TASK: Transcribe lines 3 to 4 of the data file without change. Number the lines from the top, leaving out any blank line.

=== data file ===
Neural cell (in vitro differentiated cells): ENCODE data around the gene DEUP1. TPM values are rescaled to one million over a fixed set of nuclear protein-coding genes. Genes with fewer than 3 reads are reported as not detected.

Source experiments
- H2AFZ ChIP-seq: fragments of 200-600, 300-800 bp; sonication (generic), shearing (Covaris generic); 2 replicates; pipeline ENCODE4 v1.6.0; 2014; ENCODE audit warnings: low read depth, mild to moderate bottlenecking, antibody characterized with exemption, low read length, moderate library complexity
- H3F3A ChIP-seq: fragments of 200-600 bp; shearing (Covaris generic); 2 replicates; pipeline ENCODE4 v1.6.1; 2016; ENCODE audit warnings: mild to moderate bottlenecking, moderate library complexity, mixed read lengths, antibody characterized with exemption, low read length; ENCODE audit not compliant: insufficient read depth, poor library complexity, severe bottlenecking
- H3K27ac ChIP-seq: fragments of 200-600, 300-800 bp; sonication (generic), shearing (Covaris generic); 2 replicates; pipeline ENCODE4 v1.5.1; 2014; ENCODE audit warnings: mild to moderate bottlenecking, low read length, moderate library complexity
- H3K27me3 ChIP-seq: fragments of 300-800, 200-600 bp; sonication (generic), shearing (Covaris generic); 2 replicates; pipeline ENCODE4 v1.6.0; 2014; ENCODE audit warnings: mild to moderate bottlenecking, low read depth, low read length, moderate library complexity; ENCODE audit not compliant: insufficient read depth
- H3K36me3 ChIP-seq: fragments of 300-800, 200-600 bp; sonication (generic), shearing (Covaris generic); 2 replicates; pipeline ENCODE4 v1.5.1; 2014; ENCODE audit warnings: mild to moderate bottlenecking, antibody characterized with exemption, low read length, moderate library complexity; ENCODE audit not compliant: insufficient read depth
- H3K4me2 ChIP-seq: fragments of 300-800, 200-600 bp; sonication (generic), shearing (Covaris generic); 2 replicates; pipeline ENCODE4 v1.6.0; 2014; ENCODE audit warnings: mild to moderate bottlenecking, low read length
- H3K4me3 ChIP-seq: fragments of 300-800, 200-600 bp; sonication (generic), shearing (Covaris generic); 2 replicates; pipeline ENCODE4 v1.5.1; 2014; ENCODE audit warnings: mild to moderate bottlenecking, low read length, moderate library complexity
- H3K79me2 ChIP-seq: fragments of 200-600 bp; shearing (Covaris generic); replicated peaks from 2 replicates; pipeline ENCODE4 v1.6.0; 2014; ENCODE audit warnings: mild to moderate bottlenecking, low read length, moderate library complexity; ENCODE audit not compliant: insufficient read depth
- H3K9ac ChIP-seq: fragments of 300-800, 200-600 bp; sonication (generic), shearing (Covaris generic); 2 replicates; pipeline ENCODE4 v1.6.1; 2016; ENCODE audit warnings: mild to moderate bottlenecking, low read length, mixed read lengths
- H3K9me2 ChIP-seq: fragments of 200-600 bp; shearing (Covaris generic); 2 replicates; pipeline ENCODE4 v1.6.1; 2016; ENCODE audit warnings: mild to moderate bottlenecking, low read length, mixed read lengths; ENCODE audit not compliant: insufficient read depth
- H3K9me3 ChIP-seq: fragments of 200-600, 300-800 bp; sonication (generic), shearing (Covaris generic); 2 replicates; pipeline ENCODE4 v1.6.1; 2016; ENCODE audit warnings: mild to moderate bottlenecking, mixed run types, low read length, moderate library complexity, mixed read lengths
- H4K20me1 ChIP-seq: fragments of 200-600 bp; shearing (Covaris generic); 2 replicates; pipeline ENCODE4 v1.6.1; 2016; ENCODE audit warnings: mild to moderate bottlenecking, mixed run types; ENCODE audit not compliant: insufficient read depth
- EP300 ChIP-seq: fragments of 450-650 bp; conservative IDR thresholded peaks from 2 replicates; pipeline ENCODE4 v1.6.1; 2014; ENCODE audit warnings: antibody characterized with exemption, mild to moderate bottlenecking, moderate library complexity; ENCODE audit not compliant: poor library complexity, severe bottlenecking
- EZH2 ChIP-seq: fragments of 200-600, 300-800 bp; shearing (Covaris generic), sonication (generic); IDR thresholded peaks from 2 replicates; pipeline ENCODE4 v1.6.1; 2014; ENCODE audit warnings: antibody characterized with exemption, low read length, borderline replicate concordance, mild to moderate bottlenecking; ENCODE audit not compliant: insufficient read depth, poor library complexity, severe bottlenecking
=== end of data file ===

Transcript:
- H2AFZ ChIP-seq: fragments of 200-600, 300-800 bp; sonication (generic), shearing (Covaris generic); 2 replicates; pipeline ENCODE4 v1.6.0; 2014; ENCODE audit warnings: low read depth, mild to moderate bottlenecking, antibody characterized with exemption, low read length, moderate library complexity
- H3F3A ChIP-seq: fragments of 200-600 bp; shearing (Covaris generic); 2 replicates; pipeline ENCODE4 v1.6.1; 2016; ENCODE audit warnings: mild to moderate bottlenecking, moderate library complexity, mixed read lengths, antibody characterized with exemption, low read length; ENCODE audit not compliant: insufficient read depth, poor library complexity, severe bottlenecking